Surviving a fire in your home is a traumatic experience. Daytime fires spread faster than seems possible. Nighttime fires can be silent killers that people never wake up from. Burn treatments are incredibly lengthy and painful. Even when someone survives without physical injuries, the experience leaves emotional scars that linger. Probably every premises liability attorney has had to help people who were trying to recover after a home fire not just financially, but emotionally as well.
Every year, there are more than 360,000 reported residential fires, many in rental properties. Seven people are killed in home fires in the U.S. every day. One of the most disturbing elements of home fires is that they are often preventable.
There is an implied warrant of habitability for rental properties. Tenants bear a certain level of personal responsibility for fire safety, such as by being very careful when cooking, smoking and using candles. Landlords, however, have a much greater burden. Rental properties must be maintained in accordance with state and local standards. Tenants have the right to expect that the property will not put their health or safety in jeopardy.
The Georgia Landlord Tenant Handbook list several conditions recognized under Georgia law as threatening to the health and safety of tenants:
-Defects that could increase the likelihood of a fire, accident or other danger
-Inadequate ventilation, lighting or sanitary facilities
-Structural defects or disrepair
What Tenants Should Expect From Landlords
It’s actually in the landlord’s best interests to do all they can to prevent fires. Before renting a property, a prospective tenant should consider whether these safeguards have been provided.
Compliance with Fire Codes
A tenant has the right to expect that the structure complies with applicable fire codes. If there is a question, call a local fire inspector.
Are there any house rules in writing, such as no smoking in the building? What are the rules for grilling? Grilling should either be disallowed completely or only permitted at least ten feet from the building and never under overhangs or awnings.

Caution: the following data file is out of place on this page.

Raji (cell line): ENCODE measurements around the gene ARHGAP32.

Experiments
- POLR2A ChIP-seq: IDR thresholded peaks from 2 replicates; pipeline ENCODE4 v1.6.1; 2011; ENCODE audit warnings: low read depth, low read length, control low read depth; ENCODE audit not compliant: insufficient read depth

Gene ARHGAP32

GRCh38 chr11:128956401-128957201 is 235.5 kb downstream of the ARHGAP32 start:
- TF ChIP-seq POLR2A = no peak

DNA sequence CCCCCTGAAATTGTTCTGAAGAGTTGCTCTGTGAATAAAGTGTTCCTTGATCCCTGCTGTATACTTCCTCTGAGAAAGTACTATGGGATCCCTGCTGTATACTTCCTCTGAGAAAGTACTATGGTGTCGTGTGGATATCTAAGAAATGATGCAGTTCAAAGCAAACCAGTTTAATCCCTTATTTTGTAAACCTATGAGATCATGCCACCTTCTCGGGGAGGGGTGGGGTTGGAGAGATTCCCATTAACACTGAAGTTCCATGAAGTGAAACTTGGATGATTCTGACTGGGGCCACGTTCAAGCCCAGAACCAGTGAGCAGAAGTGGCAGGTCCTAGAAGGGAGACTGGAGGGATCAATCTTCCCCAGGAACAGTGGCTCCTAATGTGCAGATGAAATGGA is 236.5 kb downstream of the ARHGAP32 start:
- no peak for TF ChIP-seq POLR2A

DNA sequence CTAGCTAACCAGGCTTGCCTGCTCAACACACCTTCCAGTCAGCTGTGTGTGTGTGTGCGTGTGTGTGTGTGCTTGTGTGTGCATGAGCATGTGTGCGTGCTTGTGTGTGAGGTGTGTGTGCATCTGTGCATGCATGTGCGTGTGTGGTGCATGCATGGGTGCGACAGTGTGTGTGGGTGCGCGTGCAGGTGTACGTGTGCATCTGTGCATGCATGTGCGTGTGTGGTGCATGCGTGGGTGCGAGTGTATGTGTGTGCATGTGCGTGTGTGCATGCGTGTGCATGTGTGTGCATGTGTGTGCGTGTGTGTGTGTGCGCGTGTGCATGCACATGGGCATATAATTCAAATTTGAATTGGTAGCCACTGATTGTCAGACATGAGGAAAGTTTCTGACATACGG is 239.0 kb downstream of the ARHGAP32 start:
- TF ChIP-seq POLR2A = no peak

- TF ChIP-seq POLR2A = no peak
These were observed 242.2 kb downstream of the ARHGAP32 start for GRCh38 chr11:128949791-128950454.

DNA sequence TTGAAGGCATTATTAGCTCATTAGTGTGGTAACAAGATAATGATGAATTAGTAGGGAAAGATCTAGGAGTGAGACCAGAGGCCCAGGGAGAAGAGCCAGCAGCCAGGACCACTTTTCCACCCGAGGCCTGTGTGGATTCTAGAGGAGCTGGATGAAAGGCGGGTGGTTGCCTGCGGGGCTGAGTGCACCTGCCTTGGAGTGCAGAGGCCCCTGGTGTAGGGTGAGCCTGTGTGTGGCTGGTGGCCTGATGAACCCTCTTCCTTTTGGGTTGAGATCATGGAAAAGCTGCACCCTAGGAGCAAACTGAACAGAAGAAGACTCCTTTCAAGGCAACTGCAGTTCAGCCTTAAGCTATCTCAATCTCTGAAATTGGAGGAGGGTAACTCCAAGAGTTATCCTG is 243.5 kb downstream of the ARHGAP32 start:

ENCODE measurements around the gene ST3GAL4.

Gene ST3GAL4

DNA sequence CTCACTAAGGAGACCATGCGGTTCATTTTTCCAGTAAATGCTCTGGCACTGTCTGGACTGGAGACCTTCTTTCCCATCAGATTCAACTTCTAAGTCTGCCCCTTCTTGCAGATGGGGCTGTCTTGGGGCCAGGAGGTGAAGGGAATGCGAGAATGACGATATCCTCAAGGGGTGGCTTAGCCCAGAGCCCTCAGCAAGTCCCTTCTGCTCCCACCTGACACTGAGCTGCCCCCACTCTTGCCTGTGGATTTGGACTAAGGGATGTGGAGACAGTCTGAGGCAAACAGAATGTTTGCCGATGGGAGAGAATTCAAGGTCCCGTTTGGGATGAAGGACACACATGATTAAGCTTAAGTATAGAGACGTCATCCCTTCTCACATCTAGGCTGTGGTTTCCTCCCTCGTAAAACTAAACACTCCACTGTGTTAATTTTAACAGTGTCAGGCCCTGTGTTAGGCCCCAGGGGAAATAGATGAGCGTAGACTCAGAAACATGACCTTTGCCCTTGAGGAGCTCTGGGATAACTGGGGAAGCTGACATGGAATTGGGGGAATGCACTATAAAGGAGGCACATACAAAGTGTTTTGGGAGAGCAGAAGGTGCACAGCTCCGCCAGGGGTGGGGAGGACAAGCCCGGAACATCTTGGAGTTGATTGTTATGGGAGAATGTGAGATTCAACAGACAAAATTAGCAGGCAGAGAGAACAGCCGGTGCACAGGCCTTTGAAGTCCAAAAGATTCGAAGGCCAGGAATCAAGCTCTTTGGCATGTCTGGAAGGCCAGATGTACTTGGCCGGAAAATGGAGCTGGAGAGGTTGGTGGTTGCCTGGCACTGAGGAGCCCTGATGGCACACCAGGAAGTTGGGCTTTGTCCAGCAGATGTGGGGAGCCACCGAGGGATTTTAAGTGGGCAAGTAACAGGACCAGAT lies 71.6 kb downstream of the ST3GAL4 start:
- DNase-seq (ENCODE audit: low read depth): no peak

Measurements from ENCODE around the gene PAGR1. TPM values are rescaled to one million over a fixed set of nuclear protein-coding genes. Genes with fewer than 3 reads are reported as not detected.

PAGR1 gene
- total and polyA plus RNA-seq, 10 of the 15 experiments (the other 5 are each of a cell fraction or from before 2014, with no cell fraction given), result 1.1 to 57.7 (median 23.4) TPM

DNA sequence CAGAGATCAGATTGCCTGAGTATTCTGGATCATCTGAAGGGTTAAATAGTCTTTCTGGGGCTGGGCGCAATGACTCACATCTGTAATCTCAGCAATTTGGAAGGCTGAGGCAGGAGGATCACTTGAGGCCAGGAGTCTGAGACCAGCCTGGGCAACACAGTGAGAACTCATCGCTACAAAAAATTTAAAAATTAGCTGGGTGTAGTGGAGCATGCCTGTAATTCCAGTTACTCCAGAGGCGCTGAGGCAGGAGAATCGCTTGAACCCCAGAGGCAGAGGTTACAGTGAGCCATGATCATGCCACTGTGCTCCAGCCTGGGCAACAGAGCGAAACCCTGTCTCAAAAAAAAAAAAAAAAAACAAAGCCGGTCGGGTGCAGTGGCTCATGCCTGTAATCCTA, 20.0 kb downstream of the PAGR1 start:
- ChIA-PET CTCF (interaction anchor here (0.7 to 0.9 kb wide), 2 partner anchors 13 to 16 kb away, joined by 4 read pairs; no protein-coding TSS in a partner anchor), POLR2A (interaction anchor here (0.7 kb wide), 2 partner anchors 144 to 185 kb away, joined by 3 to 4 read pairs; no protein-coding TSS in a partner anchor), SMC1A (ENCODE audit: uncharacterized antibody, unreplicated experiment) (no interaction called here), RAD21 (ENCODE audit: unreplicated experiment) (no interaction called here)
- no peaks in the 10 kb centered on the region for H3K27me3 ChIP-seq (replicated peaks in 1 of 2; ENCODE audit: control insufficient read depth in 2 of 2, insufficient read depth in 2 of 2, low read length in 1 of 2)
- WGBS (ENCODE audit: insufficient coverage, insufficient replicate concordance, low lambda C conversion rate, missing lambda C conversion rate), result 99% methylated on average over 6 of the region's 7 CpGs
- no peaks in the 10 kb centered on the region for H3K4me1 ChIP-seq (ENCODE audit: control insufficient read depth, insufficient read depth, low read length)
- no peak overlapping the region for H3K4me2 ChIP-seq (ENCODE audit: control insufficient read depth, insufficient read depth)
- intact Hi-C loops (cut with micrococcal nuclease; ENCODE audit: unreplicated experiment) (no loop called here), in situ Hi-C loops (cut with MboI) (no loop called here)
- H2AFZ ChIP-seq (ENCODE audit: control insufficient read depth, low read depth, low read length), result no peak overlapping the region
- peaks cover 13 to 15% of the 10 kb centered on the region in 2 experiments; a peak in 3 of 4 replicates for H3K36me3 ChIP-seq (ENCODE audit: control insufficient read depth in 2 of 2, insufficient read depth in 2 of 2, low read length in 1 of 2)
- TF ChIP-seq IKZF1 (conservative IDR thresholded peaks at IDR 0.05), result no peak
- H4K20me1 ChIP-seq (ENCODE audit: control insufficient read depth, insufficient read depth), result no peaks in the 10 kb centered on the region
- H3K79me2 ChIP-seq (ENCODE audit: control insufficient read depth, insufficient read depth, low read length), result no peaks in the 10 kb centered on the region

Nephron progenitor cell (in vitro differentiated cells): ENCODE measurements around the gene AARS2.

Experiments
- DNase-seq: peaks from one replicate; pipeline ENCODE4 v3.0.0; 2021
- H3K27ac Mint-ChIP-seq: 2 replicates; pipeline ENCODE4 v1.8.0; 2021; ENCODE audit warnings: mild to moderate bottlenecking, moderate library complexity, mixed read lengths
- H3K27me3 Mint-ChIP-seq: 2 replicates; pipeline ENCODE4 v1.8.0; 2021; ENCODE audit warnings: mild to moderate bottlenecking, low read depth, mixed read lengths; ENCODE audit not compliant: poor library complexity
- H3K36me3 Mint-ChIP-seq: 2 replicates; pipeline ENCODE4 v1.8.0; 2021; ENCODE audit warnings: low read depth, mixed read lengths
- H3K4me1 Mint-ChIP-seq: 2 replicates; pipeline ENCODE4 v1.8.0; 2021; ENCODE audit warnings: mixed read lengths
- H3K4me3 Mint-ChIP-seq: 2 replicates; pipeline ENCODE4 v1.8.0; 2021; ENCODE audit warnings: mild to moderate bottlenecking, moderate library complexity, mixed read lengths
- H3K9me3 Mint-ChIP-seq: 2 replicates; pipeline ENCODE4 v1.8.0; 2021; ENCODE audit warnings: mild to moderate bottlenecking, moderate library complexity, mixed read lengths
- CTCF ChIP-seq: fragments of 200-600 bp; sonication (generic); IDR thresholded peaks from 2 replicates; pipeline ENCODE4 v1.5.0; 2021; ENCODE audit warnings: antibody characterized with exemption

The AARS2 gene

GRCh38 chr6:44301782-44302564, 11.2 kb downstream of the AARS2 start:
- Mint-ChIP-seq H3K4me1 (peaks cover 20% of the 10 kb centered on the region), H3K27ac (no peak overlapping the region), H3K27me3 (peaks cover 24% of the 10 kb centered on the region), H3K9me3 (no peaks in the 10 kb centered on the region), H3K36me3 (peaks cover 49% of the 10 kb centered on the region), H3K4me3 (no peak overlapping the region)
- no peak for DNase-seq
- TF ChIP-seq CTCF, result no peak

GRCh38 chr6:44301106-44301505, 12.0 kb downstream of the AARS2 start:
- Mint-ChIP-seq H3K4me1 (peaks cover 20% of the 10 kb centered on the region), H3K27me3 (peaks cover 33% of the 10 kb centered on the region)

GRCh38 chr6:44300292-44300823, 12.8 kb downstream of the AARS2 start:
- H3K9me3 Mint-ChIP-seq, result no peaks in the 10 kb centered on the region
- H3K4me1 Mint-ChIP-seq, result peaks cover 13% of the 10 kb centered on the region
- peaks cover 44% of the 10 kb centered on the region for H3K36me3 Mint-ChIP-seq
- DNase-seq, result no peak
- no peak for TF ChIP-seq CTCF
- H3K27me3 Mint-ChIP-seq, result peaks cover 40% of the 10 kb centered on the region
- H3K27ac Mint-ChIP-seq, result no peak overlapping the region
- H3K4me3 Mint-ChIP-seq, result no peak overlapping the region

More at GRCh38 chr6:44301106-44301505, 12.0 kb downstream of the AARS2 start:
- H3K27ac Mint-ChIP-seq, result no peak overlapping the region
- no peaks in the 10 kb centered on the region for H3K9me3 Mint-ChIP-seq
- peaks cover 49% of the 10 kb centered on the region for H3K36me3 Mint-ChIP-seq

Landlords should supply approved smoke detectors and examine them whenever a tenant moves. Ten-year lithium batteries are a better option than standard batteries.
Carbon Monoxide Alarms
Since many people die from carbon monoxide poisoning, these should be in every home. The law requiring carbon monoxide alarms has some exclusions, but if they are not installed in the property, ask for them.
The kitchen should include a fire extinguisher. Check the date on the tag to be sure it’s current and be sure you know how to use it. Also, make sure it’s in a very accessible place that takes no thought or effort to retrieve it in an emergency.
Wiring and Electrical Cords
In an older building, find out when the wiring was last checked or upgraded. If appliances have been provided, check if the electrical cords are frayed or chewed.
Any multi-family building should have a posted escape plan in each unit, including contact information and emergency numbers.
The landlord should encourage tenants to report problems. If a tenant is aware of a dangerous condition and reports it, the landlord has been put on notice and should correct it. Always keep documentation of all letters, phone calls or emails.
Anyone who has been injured by a fire or other dangerous conditions on the landlord’s property should consult a premises liability attorney for advice. An experienced premises liability attorney will fight to protect the rights of tenants who have been victimized by their landlord’s negligence.
The Tate Law Group is here to help. If you’ve had a fire or other dangerous situation on a rental property, or have tried everything to get your landlord’s attention, contact us!